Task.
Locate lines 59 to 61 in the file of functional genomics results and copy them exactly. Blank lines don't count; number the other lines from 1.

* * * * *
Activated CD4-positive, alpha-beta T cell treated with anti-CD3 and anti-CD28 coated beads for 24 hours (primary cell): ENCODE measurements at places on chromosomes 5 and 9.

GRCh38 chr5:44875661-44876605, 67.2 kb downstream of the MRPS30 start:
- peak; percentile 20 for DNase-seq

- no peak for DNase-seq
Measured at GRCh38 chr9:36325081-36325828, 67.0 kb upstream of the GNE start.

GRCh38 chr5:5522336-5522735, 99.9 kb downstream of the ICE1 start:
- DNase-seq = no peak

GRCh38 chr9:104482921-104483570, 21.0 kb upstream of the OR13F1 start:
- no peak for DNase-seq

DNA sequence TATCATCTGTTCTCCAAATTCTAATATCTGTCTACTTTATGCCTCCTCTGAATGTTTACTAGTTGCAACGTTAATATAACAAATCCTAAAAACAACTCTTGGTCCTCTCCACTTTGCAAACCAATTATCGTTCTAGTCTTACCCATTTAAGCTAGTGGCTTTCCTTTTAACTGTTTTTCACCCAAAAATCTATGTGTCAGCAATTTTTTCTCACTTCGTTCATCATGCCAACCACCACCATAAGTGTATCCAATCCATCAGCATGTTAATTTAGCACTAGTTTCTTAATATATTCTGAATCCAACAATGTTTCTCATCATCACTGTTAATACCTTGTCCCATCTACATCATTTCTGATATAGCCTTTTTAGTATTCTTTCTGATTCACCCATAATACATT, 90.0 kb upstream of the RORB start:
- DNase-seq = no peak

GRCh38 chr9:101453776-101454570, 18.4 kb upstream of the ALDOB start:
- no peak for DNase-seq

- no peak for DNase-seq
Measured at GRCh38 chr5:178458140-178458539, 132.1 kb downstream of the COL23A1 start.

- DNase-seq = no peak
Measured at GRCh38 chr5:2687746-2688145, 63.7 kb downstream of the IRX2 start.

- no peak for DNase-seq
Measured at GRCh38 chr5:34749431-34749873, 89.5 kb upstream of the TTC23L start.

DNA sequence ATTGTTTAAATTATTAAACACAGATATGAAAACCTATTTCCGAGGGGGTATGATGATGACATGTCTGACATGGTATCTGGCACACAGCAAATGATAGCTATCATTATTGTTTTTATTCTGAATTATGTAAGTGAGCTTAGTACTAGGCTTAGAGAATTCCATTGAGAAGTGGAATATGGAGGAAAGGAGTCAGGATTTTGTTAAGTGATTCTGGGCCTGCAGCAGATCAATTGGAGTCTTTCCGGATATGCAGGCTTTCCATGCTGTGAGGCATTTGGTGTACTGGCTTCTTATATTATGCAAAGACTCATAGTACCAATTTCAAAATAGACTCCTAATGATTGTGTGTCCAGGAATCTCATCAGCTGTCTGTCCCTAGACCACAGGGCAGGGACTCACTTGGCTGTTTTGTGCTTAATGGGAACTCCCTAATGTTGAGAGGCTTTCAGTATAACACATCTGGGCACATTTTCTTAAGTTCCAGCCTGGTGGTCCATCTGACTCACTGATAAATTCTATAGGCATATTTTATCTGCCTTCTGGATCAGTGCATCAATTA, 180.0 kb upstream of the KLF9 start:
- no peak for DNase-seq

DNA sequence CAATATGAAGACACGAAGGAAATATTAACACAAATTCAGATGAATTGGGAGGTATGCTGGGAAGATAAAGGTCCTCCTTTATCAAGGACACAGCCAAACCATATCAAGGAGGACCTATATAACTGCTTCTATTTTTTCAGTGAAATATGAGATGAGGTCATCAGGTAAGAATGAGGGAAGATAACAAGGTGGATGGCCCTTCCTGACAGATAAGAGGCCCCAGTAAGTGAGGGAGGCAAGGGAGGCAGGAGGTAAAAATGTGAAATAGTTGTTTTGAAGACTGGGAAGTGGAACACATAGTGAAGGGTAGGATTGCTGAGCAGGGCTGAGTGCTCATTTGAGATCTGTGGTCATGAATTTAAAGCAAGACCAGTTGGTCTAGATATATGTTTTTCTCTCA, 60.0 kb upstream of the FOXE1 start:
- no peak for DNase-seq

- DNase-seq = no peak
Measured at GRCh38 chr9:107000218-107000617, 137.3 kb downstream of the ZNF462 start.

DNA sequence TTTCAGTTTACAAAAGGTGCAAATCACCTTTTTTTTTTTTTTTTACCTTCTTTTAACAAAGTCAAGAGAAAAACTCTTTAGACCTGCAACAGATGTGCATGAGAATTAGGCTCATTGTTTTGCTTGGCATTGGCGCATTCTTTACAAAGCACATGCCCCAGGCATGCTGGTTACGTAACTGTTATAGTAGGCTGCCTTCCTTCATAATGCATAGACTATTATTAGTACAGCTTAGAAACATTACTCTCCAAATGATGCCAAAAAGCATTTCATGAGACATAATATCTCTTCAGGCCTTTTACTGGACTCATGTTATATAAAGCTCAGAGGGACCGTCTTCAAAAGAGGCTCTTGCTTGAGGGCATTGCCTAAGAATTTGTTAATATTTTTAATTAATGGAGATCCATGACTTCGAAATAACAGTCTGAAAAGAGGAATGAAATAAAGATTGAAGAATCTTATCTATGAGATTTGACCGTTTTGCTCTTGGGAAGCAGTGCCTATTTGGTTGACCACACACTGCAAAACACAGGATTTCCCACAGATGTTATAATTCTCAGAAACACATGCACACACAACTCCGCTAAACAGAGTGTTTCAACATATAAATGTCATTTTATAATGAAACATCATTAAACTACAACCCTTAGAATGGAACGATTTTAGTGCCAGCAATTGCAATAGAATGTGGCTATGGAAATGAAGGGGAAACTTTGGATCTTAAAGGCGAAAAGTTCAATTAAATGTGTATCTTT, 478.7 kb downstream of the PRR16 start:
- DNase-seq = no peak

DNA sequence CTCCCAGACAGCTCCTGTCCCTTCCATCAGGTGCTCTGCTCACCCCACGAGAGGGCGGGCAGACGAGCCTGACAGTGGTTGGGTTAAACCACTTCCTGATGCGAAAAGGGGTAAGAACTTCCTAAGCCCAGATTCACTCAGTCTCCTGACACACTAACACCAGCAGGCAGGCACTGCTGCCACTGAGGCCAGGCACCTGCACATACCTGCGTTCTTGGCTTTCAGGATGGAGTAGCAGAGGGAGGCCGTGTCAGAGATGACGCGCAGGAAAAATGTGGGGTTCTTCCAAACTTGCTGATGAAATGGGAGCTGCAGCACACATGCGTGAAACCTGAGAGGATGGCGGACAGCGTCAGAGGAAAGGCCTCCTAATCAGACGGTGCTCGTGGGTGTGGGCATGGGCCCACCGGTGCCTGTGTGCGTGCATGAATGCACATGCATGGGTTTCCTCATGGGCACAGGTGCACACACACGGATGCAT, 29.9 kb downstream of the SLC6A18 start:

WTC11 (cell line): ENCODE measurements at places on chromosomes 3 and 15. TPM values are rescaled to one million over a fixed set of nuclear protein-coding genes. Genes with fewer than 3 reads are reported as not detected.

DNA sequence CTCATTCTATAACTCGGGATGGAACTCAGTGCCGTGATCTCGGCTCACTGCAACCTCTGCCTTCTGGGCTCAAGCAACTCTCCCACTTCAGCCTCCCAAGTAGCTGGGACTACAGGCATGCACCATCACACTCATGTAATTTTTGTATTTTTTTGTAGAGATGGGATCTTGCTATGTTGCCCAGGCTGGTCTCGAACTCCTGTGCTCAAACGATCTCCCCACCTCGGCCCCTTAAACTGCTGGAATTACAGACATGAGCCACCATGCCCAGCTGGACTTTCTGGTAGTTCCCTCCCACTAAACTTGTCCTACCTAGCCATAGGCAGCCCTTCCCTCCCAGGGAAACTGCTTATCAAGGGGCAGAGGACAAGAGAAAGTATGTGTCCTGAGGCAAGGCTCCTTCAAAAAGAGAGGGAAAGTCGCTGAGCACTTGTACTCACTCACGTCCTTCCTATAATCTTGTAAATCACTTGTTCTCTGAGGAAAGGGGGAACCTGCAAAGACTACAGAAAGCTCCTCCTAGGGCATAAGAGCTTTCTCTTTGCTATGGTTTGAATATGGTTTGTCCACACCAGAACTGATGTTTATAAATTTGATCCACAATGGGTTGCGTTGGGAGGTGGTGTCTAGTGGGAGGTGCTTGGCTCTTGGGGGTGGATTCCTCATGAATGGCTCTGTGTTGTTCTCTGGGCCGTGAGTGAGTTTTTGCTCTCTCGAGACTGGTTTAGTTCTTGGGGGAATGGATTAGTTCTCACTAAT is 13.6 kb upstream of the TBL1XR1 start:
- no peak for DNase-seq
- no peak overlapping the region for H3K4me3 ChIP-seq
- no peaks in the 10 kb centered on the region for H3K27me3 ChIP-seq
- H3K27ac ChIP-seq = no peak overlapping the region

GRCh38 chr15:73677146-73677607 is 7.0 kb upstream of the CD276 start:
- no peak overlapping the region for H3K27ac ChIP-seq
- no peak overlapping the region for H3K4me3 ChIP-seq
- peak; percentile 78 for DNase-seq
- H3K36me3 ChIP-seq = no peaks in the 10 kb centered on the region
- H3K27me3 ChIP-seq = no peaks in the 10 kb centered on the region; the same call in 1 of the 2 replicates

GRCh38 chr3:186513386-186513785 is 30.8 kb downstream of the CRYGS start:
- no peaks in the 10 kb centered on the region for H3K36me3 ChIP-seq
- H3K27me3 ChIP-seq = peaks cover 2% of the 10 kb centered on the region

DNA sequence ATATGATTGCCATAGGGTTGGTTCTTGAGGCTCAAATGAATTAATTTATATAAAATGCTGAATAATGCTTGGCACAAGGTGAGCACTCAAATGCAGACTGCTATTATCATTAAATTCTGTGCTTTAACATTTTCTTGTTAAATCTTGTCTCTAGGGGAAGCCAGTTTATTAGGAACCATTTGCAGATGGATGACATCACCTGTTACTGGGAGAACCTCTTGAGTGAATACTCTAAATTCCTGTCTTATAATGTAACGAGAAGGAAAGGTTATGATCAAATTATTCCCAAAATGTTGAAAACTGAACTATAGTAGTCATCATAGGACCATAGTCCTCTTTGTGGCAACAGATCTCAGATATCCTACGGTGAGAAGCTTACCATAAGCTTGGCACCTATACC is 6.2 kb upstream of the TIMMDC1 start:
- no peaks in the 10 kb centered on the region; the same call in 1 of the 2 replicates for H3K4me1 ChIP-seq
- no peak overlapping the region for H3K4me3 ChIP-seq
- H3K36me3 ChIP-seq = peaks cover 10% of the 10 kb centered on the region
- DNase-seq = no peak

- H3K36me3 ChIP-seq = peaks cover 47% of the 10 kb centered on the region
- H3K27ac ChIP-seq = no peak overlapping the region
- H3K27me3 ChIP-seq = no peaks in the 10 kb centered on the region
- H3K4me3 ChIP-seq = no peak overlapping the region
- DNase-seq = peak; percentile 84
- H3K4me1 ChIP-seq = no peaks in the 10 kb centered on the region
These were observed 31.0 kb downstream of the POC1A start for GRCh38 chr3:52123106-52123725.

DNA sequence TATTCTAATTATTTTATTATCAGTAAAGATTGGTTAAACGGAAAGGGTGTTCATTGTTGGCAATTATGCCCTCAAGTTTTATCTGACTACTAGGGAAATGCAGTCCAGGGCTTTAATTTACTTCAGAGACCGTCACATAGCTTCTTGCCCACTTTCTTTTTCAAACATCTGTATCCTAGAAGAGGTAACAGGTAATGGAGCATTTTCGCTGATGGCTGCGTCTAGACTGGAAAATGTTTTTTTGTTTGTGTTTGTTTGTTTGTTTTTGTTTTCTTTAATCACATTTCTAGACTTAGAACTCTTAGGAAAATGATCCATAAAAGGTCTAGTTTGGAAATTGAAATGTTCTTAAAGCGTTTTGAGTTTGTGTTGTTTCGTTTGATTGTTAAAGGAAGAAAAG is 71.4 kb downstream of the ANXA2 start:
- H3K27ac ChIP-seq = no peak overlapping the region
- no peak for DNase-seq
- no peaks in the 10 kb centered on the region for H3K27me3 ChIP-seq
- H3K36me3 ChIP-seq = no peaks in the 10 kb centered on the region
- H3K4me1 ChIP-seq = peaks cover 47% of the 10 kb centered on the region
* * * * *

- no peaks in the 10 kb centered on the region for H3K27me3 ChIP-seq
- H3K36me3 ChIP-seq = no peaks in the 10 kb centered on the region
- H3K4me1 ChIP-seq = peaks cover 47% of the 10 kb centered on the region